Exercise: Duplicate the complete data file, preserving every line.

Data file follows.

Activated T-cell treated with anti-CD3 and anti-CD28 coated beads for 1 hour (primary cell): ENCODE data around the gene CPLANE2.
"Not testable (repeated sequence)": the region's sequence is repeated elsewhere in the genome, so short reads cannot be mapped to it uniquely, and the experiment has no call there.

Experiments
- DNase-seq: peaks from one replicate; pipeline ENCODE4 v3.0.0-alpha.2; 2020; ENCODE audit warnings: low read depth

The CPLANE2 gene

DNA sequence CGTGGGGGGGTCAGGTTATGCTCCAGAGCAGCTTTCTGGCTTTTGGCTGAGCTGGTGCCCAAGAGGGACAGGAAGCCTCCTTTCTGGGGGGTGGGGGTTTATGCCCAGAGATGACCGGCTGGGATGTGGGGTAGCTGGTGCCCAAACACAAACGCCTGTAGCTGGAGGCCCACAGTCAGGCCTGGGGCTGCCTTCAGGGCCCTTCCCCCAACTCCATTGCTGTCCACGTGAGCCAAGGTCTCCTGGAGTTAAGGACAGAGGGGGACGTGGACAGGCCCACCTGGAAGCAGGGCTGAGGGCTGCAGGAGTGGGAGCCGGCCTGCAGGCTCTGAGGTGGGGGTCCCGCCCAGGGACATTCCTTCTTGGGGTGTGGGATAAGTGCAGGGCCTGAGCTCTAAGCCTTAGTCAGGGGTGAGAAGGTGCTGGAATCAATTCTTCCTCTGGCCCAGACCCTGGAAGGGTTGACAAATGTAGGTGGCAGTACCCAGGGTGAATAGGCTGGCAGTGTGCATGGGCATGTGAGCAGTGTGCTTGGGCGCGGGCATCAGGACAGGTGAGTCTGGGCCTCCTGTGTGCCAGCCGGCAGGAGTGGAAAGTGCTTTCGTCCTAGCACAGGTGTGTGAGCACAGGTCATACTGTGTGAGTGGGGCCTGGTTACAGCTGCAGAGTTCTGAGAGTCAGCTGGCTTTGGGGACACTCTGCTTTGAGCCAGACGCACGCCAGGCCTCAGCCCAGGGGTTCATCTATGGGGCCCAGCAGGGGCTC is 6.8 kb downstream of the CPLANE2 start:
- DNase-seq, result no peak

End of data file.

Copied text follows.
Activated T-cell treated with anti-CD3 and anti-CD28 coated beads for 1 hour (primary cell): ENCODE data around the gene CPLANE2.
"Not testable (repeated sequence)": the region's sequence is repeated elsewhere in the genome, so short reads cannot be mapped to it uniquely, and the experiment has no call there.

Experiments
- DNase-seq: peaks from one replicate; pipeline ENCODE4 v3.0.0-alpha.2; 2020; ENCODE audit warnings: low read depth

The CPLANE2 gene

DNA sequence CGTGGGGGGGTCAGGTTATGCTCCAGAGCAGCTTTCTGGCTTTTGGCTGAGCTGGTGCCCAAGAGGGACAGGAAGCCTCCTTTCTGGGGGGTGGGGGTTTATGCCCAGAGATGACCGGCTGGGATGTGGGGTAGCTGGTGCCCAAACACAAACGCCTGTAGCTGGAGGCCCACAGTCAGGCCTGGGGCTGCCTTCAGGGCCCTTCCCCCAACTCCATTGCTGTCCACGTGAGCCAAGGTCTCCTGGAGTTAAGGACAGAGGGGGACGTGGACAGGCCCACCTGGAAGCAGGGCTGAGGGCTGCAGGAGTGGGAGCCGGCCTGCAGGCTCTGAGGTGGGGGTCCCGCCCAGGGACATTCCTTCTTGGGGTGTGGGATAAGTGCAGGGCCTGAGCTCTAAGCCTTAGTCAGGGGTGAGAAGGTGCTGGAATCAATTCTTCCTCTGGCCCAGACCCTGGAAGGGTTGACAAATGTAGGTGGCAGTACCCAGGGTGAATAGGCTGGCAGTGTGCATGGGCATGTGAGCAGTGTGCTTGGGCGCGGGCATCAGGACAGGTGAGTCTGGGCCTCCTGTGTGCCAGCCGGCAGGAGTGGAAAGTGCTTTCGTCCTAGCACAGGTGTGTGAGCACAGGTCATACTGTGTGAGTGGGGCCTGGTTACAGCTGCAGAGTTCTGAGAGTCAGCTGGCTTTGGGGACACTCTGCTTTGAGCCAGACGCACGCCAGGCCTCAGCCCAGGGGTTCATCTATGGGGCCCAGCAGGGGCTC is 6.8 kb downstream of the CPLANE2 start:
- DNase-seq, result no peak